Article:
Location, location, location.
You’d be well-advised to stay away from Beckett Road. According to “The Girl on the Train,” it’s not only because the rear of the houses faces a railroad track upon which trains frequently pass. The houses are attractive enough with nice suburban backyards. But the inhabitants are either some of the most miserable women on the planet or some of the most precariously balanced. Or both. Peace of mind is rare.
Take Rachel (Emily Blunt), for instance. Please, as Henny Youngman might have said. She used to live at 15 Beckett Road where she and her husband tried desperately for years to have a baby. When that just wouldn’t work, she also learned that her husband (Justin Theroux) was cheating on her. So they got a divorce and Rachel turned into a drunk who calls and texts her ex constantly and shows up at her old house – where he still lives – to terrorize his new wife Anna and their baby.
The way Rachel spends her life is taking the commuter train back and forth into New York while drunk on vodka.
New wife Anna (Rebecca Ferguson) is more or less happy as a wife and mother despite Rachel’s continuing domestic terrorism, but she used to be much happier as her husband’s “other woman.” These days he bores her.
Megan (Haley Bennett) lives at 13 Beckett Road. She seems happily married to a husband with whom she has frequent sex on porches and in rooms that are visible to passing trains. But she’s also seeing – and seducing – a shrink, whom she tells about her lifelong inclination to distribute her sexual favors freely. “It doesn’t matter who they are,” says Megan, “what matters is how they make me feel.”
Megan, for a while, worked as a nanny for her neighbor Anna to help with baby Evie. But she just got up and left one day with only a few hours notice, thereby leaving Anna high and dry.
The eponymous “Girl on the Train” is Rachel, the most miserable and screwed up of the three, the one who did her time on Beckett Road and now keeps spying on everyone from the commuter train and returning to the old neighborhood to upset people’s lives.
To be entirely fair, Blunt’s is a terrific performance – a performance so good as a stumbling, stalking, blackout drunk that the movie, quite frankly, is a bit of a tough slog to get through.
“What’s wrong with you crazy women?” asks Anna’s husband, a less-than-sensitive question that, I’m guessing, will occur to many in both genders in the audience before the film is over.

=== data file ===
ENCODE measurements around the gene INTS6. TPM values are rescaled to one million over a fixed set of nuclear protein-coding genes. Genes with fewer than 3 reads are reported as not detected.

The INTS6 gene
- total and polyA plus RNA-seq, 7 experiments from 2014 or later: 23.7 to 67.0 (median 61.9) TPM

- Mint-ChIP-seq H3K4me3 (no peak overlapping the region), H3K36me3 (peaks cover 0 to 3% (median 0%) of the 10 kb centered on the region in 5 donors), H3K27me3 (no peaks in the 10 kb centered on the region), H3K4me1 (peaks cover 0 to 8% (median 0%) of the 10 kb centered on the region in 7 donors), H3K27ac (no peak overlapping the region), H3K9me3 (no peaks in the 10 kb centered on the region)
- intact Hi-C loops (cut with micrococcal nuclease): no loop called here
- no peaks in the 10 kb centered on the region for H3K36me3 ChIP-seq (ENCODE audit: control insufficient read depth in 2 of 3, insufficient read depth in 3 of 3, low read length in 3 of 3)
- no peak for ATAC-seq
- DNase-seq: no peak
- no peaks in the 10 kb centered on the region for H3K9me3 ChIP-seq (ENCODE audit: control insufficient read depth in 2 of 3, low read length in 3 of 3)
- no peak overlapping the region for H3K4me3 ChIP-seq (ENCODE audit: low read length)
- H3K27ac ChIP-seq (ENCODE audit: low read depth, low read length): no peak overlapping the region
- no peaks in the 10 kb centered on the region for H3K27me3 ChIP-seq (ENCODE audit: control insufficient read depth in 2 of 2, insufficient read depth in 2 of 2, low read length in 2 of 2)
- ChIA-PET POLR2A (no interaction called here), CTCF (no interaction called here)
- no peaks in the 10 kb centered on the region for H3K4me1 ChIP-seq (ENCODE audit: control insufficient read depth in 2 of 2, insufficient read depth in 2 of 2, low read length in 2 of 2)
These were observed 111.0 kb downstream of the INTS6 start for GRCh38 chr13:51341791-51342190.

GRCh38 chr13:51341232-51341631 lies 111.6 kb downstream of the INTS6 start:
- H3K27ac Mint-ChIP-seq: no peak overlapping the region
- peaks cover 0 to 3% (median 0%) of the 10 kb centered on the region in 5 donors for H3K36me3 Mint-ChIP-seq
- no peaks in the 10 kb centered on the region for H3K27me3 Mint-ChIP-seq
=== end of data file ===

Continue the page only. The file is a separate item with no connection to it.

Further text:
You certainly want Rachel to find peace and happiness, but to watch the movie is to spend 112 minutes knee deep in something that is indistinguishable from pathology. It occurs to you that someone ought to be paying you for your attentions.
Certainly pathology is how it looks to the local suburban cop, played by Allison Janney, obviously relishing the role of severe, tough, no-nonsense investigator.
There is a lot to impress in “The Girl on the Train” besides Blunt’s performance and Bennett’s beauty playing Megan. I like the extreme stylization of the direction of Tate Taylor, who previously gave us “The Help” and “Get On Up” with that knockout performance by Chadwick Boseman (who was just in town playing Thurgood Marshall in the biopic filmed here).
The whole film alternates eerie aerial and exterior shots and extreme close-ups where the camera always seems the exact same distance from the faces, whomever they belong to. That’s interesting, a lot more so than the film probably deserved.
So are all the performances, not just Blunt’s.
When Megan disappears and seems to be dead, you’ll have no difficulty whatsoever fingering the bad guy by the halfway mark. Just look for the actor with the longest starring pedigree who is being used minimally up to that point in the film. Something is going to have to justify the big paycheck and no doubt that will be some concluding villainy, and, as Master Thespian would say, ACTING. We’re talking about very old-fashioned thriller methodology.
I must confess I was so delighted by the pure, crowd-pleasing vengeful malice of the movie’s payoff that I laughed out loud at it. It’s shameless, utterly shameless. So I almost gave this movie three stars. But then I remembered all those times when 1-year-old Evie in the drama was gratuitously terrorized and threatened in my least favorite sleazy thriller plot device.
Readers of the best-selling novel may be satisfied. The rest of us may well find it tough work, at times, to get through it.
“The Girl on the Train”
Two and a half stars out of four
Starring: Emily Blunt, Haley Bennett, Justin Theroux, Rebecca Ferguson, Allison Janney
Director: Tate Taylor
Running time: 112 minutes
Rating: R for violence, sex, nudity and language
The lowdown: Adaptation of Paula Hawkins’ bestseller about three unhappy suburban women.